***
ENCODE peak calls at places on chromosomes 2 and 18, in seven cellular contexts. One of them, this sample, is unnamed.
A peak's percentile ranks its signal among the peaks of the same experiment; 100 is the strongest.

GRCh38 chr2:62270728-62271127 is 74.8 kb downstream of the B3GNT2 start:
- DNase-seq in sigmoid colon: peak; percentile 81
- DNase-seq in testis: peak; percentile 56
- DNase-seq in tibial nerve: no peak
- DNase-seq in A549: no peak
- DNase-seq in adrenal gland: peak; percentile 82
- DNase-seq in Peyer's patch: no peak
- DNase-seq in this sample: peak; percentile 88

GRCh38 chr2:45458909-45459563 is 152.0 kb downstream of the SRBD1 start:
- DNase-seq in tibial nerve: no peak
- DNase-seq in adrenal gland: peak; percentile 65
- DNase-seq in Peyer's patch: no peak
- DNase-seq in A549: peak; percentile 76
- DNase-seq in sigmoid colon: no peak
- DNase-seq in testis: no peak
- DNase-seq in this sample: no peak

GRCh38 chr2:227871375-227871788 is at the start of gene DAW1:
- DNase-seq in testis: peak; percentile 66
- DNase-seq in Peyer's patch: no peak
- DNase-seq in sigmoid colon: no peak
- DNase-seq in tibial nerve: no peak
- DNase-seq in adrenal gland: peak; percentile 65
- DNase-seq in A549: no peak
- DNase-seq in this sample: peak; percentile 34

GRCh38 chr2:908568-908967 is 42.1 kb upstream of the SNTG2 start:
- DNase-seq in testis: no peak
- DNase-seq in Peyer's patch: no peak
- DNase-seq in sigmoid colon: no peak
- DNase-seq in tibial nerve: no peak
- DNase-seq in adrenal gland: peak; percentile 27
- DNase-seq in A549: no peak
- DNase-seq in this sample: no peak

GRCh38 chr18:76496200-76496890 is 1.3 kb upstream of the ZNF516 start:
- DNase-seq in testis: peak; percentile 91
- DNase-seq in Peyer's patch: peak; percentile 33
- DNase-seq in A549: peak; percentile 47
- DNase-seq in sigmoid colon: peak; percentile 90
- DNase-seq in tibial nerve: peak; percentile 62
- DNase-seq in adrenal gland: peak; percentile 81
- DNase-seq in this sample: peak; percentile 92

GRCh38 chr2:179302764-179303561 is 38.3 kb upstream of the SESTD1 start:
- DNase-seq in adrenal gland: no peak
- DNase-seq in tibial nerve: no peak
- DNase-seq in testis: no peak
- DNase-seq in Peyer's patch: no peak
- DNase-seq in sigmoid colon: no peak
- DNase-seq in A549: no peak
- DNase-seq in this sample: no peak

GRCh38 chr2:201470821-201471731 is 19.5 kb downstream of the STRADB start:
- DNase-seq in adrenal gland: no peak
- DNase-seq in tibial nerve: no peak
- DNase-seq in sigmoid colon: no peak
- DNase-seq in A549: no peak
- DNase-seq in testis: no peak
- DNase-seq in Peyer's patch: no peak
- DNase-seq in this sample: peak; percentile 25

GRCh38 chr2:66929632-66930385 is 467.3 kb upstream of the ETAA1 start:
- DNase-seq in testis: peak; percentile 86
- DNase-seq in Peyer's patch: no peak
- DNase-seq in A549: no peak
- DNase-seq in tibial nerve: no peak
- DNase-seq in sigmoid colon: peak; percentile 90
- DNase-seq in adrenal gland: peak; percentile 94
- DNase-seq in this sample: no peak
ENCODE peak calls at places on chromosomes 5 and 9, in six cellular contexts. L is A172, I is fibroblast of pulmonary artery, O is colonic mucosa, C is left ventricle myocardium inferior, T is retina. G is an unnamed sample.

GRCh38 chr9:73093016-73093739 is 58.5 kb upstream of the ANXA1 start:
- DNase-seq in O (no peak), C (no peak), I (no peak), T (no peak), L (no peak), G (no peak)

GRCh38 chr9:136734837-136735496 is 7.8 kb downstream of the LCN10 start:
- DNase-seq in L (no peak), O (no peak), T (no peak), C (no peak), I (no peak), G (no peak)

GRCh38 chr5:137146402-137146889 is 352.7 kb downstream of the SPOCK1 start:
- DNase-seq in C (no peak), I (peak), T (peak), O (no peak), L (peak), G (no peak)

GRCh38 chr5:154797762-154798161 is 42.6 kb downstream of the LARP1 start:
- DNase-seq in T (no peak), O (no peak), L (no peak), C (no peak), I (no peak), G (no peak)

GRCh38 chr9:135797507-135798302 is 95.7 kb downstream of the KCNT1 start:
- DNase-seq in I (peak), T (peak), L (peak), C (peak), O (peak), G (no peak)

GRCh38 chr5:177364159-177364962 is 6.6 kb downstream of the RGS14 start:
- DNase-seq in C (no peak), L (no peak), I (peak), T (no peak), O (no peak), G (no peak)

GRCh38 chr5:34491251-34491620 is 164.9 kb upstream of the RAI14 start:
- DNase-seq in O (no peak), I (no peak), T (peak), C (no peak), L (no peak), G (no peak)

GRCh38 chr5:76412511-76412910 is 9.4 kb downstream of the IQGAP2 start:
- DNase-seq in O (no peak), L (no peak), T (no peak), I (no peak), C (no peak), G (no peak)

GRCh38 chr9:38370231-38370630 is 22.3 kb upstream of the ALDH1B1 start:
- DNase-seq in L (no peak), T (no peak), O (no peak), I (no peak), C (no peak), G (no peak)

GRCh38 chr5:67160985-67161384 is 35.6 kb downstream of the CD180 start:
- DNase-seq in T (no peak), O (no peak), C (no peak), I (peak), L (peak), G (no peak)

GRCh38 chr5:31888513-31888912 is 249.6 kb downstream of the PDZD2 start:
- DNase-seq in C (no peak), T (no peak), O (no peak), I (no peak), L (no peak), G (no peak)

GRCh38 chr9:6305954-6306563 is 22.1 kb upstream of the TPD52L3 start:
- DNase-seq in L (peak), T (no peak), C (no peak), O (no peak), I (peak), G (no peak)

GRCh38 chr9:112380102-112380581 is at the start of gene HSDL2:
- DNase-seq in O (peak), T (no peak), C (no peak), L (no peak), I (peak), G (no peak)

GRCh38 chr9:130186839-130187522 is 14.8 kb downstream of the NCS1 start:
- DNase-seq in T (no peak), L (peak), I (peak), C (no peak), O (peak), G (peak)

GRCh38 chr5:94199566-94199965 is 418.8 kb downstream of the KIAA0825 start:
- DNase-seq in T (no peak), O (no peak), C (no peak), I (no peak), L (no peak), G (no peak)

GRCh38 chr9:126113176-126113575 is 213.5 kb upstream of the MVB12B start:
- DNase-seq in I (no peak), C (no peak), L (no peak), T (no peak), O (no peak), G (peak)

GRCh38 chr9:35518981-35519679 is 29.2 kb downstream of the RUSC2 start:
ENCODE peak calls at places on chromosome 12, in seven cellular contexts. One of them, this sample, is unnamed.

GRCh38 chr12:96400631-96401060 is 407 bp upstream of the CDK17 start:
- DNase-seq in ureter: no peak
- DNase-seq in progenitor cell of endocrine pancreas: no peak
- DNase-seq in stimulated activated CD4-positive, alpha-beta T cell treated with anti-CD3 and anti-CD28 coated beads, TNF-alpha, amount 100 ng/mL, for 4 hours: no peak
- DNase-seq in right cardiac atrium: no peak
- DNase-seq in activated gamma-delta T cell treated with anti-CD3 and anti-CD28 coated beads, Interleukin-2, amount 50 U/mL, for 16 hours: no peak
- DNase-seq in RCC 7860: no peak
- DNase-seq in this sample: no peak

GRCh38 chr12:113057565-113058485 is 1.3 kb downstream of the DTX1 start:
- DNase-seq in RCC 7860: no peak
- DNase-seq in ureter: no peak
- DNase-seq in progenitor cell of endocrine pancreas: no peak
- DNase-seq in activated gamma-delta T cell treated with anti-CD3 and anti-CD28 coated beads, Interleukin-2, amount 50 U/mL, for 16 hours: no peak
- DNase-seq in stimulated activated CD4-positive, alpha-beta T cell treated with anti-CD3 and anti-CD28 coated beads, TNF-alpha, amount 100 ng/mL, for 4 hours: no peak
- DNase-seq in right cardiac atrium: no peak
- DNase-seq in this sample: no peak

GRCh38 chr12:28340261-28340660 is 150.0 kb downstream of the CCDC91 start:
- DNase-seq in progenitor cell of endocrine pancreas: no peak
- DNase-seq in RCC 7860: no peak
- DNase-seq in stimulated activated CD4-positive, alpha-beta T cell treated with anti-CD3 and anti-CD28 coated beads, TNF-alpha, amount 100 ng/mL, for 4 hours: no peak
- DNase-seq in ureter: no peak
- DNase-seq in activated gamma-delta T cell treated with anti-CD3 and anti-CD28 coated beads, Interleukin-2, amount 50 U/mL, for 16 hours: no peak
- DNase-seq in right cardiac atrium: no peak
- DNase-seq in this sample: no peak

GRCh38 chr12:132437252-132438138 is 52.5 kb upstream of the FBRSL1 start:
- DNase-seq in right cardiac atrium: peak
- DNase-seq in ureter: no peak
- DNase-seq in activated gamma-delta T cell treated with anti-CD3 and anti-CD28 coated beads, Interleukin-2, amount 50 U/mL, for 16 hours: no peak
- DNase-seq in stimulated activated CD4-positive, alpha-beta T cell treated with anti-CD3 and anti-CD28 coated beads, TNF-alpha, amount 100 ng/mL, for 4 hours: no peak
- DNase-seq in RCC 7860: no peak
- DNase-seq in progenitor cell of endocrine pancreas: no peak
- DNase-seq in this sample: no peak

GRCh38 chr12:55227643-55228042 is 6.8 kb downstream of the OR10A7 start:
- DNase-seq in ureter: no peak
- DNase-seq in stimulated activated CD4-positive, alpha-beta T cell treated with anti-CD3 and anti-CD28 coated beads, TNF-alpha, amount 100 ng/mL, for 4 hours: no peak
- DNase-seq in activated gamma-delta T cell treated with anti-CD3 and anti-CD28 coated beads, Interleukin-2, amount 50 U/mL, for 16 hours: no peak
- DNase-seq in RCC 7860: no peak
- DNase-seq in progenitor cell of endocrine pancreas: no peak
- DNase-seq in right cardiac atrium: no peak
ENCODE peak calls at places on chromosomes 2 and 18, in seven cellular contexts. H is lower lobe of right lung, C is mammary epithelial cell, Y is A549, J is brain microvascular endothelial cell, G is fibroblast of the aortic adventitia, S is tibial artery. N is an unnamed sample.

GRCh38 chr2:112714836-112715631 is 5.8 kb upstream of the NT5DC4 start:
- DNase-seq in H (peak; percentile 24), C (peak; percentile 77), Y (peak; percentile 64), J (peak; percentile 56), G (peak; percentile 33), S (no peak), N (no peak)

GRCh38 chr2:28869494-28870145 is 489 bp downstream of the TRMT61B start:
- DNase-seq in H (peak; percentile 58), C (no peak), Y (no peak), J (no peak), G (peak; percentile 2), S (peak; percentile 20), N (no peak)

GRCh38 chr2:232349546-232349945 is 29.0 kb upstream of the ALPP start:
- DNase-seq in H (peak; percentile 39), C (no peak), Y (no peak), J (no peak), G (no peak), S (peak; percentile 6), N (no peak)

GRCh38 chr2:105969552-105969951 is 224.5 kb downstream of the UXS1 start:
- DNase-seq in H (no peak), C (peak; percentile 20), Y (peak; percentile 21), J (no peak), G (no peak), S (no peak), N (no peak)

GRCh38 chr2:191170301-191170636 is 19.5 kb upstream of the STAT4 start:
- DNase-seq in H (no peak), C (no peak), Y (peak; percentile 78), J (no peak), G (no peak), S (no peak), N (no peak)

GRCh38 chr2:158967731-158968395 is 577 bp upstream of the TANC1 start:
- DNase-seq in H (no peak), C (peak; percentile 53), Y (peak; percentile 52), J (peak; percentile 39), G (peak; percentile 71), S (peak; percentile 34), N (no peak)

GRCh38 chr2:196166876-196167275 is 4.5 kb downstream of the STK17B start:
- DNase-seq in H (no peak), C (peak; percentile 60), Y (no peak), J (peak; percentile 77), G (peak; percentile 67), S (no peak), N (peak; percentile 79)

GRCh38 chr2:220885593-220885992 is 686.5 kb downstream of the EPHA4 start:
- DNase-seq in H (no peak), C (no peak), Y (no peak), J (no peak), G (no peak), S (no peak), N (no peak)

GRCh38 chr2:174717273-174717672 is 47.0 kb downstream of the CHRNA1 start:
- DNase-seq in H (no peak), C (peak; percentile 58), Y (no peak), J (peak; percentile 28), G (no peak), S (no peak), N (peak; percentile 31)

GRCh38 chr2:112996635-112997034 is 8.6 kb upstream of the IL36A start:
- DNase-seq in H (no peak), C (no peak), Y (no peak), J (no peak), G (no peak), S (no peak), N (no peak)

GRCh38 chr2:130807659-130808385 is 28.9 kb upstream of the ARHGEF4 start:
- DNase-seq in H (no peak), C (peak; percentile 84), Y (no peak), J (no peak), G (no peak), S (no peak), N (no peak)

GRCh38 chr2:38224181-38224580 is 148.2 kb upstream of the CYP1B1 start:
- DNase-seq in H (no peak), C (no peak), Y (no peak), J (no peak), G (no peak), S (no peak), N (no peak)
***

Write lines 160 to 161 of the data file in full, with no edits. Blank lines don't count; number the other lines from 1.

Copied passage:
GRCh38 chr2:112996635-112997034 is 8.6 kb upstream of the IL36A start:
- DNase-seq in H (no peak), C (no peak), Y (no peak), J (no peak), G (no peak), S (no peak), N (no peak)